WHEN MEDIA MOGUL Oprah Winfrey bid farewell to 25 years of The Oprah Winfrey Show in May, she left viewers with a cliff-hanger. “I won’t say good-bye,” Winfrey said on her final show. “Until we meet again.”
But the promise of that glorified gathering place on her glittering new cable network, OWN: Oprah Winfrey Network, has fallen short of expectations. OWN’s 24-hour-a-day programming launched on Jan. 1 in 80 million homes as a partnership between Winfrey’s Harpo production company and cable programming powerhouse Discovery Communications. The goal was to remake a forgotten, high-numbered cable channel into Oprah-branded gold. Ratings quickly tanked. Chief Executive Christina Norman was shown the door in May. Winfrey became the chair, CEO and chief creative officer in July. Now the pressure is on Oprah to save TV’s feel-good network.
Winfrey admitted to fans on Facebook that OWN hadn’t found its flow because she and her staff had been too focused on ending the syndicated Oprah TV show. (Winfrey declined an interview with FORBES.) Critics argue that the issues run deeper. Since OWN’s launch in January its average prime-time audience dropped 37% to 250,000 viewers in July, according to Nielsen. An average of 109,000 viewers tuned in on an all-day basis that month—just one-third of the viewership expected by advertisers.
Robert Thompson, the founding director of the Bleier Center for Television & Popular Culture at Syracuse University, believes OWN launched too early, without enough programming. The shows it does have are weak, he says. Adding to the troubles: OWN is difficult to find on the channel guide. “Some people thought anything Oprah introduced would be a hit. She could introduce the chicken pox, and people would want to get it,” says Thompson. “We now know Oprah’s name isn’t enough.”
Discovery Communications Chief Executive David Zaslav, who approached Winfrey with the idea for an Oprah-inspired network in 2007 and subsequently okayed pumping nearly $200 million into it, says he isn’t worried by the lower-than-expected ratings. “It’s going to take time,” Zaslav insists. “There is no cable channel that launches from nowhere to immediate success.”
Zaslav has pushed for more involvement from Oprah. He persuaded Winfrey to double her on-air time in 2009, before the launch. With Winfrey in charge, “Oprah’s now at the center of OWN,” Zaslav beams. “This is the moment we’ve been waiting for.”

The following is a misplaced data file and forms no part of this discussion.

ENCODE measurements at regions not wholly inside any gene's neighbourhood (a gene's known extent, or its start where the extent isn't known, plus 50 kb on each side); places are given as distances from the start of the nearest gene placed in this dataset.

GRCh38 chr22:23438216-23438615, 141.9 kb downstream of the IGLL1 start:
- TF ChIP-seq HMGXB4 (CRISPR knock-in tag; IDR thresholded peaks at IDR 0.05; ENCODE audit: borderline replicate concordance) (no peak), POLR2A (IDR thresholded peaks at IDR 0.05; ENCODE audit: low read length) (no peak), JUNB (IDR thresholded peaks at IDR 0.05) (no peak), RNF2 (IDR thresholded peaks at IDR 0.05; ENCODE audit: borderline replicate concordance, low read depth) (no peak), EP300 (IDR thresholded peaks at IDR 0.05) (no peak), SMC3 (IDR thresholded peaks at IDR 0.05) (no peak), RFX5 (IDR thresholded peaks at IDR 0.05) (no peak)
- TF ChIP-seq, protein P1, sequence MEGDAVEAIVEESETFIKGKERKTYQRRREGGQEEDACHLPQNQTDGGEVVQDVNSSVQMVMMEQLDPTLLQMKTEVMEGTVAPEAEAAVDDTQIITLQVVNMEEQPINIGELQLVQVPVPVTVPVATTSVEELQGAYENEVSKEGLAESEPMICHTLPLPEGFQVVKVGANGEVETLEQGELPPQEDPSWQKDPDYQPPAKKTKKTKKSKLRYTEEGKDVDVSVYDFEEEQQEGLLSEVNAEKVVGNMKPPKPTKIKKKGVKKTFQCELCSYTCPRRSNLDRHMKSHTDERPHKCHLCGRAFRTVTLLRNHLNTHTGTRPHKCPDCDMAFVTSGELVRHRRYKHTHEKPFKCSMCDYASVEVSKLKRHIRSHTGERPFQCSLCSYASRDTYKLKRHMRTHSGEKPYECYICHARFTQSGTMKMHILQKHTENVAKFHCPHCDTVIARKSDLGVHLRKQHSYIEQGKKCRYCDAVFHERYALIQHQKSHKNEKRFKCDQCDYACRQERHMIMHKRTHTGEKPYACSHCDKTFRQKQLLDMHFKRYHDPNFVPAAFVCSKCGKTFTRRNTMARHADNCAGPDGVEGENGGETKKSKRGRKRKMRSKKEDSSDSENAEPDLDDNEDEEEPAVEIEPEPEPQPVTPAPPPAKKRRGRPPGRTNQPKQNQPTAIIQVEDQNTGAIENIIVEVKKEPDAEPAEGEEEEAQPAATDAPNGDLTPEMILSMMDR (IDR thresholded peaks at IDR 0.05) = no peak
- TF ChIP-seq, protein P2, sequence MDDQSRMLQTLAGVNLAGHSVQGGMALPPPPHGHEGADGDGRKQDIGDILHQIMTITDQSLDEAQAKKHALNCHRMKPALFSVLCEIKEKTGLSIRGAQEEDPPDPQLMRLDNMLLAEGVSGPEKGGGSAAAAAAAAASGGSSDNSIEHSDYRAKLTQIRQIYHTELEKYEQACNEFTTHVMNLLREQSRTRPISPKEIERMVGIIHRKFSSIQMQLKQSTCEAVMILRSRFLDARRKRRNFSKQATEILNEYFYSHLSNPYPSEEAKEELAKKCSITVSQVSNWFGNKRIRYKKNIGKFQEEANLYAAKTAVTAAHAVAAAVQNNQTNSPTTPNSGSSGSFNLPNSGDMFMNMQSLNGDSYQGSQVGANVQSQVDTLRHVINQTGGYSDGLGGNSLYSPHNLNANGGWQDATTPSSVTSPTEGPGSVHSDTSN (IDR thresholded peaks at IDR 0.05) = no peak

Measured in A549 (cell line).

Winfrey may be one of the media industry’s best brand managers, but can she rise to the role of a programming executive? On Aug. 1, after spending her first full week focused on the channel, she told fans that while she wasn’t “frazzled” by OWN’s performance, managing it turned out to be one of her biggest challenges. “It’s ten times harder than doing my daily show,” she said in a Facebook note. “Doing that show felt like breathing every day. Now I’m in so many meetings I sometimes have to step out and catch a breath.”
Part of Winfrey’s new strategy is integrating OWN’s staff in L.A. with Harpo’s staff in Chicago. “One team, one heart,” goes the mantra. Harpo presidents Sheri Salata and Erik Logan were tapped as OWN presidents in July and will lead both teams. Instead of chasing ratings, Salata and Logan plan to focus their attention on brand-consistent programming and hope better ratings will follow. “We feel very bullish that we will deliver on the commitments that we have in the marketplace,” says Logan.
Zaslav, too, maintains that advertisers— OWN launched with about ten blue-chip ad clients that had signed multiyear deals—have been incredibly supportive. Of them, Target, Kellogg’s and Procter & Gamble declined to comment. A General Motors representative says GM remains committed to OWN.
Some close OWN watchers warn that advertisers’ support has just about reached its limit. Derek Baine, a senior analyst at media research firm SNL Kagan, says OWN’s ratings have sometimes been lower than the ratings for the Discovery Health channel, which preceded OWN on the same channel number. “If we get to the end of the year and ratings are still terrible, then it’s a big problem. Advertisers will pull back on their commitments.”
That means Winfrey has to work fast to ensure OWN’s new programming— scheduled to launch Oct. 10— catches on. After all, even with her $2.7 billion net worth Oprah can’t subsidize a cable network indefinitely. OWN executives are placing most of their hopes on a daily talk show, The Rosie Show, hosted by comedienne Rosie O’Donnell, and a rehash of the Oprah show, called Oprah’s Lifeclass. The latter will use select clips from the 4,561 Oprah episodes, along with new footage of Winfrey sharing personal revelations and life lessons. “At my core I’m a teacher, masquerading as a talk show host. And now I’ll have a nightly class on OWN,” Winfrey said on Facebook.
In January a second show hosted by Winfrey, Oprah’s Next Chapter, will follow her around the world as she interviews high-profile subjects. “All it takes is a couple of big hits,” says Syracuse University’s Thompson. “The really important question is, can Oprah still do a hit show?”
It’s a bet that Winfrey, with Zaslav’s backing, is willing to make. With the cable property valued as high as $1 billion, it’s no small risk. “We’re making a lot of progress,” says Zaslav. “Watch out for us over the next two to three years. We’re going to make a big splash, and we’re going to have a big impact.”